Although it hasn’t always been a popular policy, Jarod Hynson, owner of Earth, Turf & Wood in Denver, Pennsylvania, is adamant that all decision makers in the household are present at any important landscape design meetings, especially the initial appointment. It’s a lesson he’s learned the hard way by being set back to square one when a decision maker (who wasn’t present at the initial design meetings) wants changes later. Hynson admits he’s gotten pushback on the policy, but says it’s something he stands behind.
“If we can’t have both decision makers in the household present at the time of a meeting, we won’t meet,” Hynson says. “Clients don’t always like that but history has shown that unless everyone is present in the meeting, there’s no way to be sure we’re on the same page.”
Hynson says that putting together a landscape design without all the decision makers present can waste time — not only on the company’s end, but also for the client.
“When you create a landscape design with only one decision maker’s input, it’s almost guaranteed that the other individual in the household will have changes — and that puts us back to square one,” Hynson says. “Because of that, we do require that all decision makers be present.”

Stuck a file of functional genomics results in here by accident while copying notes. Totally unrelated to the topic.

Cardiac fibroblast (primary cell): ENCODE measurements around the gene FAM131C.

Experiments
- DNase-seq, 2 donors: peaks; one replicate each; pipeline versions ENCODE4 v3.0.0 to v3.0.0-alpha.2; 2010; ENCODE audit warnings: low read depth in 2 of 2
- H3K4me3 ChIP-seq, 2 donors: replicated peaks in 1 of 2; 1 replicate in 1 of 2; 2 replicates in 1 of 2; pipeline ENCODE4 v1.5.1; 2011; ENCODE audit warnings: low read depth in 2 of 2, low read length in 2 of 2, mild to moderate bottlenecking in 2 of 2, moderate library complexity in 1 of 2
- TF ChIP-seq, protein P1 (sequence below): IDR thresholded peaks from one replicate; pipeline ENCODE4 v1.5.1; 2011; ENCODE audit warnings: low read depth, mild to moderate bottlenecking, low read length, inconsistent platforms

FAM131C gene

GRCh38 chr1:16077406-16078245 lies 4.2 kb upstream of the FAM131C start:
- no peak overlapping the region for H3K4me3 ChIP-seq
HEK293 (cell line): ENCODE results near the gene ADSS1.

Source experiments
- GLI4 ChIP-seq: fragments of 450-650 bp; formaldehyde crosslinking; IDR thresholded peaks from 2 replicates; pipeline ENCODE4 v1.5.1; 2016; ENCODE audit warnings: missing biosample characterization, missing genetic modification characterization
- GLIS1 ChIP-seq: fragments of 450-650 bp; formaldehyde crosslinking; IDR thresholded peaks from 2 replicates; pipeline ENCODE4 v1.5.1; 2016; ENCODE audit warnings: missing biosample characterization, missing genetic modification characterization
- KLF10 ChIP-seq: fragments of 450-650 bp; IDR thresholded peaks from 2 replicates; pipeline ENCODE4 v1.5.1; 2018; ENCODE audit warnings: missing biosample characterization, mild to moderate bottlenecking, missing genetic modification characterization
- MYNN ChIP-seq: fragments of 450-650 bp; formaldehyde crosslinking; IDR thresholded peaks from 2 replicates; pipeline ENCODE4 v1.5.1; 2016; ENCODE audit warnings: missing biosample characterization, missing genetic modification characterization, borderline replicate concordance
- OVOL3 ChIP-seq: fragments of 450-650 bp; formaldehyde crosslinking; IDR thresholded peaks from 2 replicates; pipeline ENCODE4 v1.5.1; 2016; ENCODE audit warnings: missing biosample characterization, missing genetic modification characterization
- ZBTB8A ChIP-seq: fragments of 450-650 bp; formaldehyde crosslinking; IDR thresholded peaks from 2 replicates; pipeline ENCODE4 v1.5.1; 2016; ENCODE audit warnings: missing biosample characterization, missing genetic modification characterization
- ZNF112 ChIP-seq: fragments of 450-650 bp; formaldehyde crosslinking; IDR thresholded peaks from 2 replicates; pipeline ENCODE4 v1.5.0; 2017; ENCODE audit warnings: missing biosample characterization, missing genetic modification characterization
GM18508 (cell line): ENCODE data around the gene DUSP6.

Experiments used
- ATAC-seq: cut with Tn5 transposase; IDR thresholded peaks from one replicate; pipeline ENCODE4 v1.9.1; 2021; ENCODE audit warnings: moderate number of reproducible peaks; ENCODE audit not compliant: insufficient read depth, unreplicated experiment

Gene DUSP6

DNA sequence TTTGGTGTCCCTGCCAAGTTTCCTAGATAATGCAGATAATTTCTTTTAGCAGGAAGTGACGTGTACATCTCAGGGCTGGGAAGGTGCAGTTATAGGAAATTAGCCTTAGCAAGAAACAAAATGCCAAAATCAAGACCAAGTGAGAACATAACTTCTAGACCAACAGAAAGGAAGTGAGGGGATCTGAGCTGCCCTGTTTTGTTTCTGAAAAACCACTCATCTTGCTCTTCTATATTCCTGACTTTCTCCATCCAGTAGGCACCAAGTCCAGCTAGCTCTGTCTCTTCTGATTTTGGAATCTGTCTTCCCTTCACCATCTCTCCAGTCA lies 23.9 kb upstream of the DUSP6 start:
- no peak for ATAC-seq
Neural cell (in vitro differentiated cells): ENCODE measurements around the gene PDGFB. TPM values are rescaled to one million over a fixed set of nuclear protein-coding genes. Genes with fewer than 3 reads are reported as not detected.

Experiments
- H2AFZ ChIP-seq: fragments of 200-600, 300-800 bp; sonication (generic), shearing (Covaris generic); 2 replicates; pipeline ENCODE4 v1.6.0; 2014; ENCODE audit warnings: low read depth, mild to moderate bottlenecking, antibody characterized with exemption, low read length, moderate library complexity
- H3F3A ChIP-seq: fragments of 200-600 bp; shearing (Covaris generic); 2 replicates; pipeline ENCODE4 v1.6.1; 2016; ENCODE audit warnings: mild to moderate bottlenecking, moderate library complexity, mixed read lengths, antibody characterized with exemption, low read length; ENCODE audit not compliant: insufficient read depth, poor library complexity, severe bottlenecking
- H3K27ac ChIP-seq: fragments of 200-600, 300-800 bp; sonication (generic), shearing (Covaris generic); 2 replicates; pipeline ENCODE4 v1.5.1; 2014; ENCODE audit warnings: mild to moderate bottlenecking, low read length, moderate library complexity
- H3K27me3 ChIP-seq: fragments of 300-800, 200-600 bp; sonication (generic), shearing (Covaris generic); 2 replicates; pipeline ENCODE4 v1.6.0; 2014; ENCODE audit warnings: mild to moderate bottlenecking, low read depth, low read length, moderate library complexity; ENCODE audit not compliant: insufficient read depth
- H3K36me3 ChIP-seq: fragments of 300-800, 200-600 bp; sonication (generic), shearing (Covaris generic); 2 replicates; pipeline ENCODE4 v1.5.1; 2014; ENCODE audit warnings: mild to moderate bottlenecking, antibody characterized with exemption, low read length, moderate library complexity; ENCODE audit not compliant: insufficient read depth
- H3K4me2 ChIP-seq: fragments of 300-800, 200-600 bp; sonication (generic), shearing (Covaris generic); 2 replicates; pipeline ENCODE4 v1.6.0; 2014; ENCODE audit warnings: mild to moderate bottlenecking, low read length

This isn’t always easy for clients to grapple with and Hynson says that some clients have been insulted by the policy — insisting that they were the primary decision maker and didn’t require anyone else at the meeting. In fact, Hynson says he can recall one instance where his “all decision makers present” policy lost him a job. One of the two decision makers of the household insisted she could move forward in seeing the design on her own. Hynson stuck to his guns about waiting for the other decision maker to be present and it lost him the job.
“We were in a lose/lose situation,” he recalls. “If we had presented, misinterpreted information would have been relayed to the other decision maker, making them feel like we didn’t listen to their requests. But if we didn’t present, it would make that one decision maker mad.”
Despite this one lose/lose situation that sticks out, Hynson says that it’s still a policy he firmly believes in — for everyone’s sake. After all, there are benefits for the client, too. If the project makes it as far as construction, and one of the decision makers was never consulted, they could end up being stuck with something they don’t like or having to pay more for changes down the road. It’s a problem that easily could have been sorted out had all parties been present from the start. That’s why Hynson insists on it. It’s as much for clients as it is for the company.
At the end of the day, most clients do understand where he’s coming from.
“I can use myself as an example,” Hynson says. “If I were to make a $10,000 decision about investing in a new AC unit for my home and didn’t consult my wife, she would not be very happy. I think most people ultimately understand that. And this is a lot more than an AC unit. We’re talking about a landscape design that could completely alter the look of your backyard. It’s important that everyone weighs in.”
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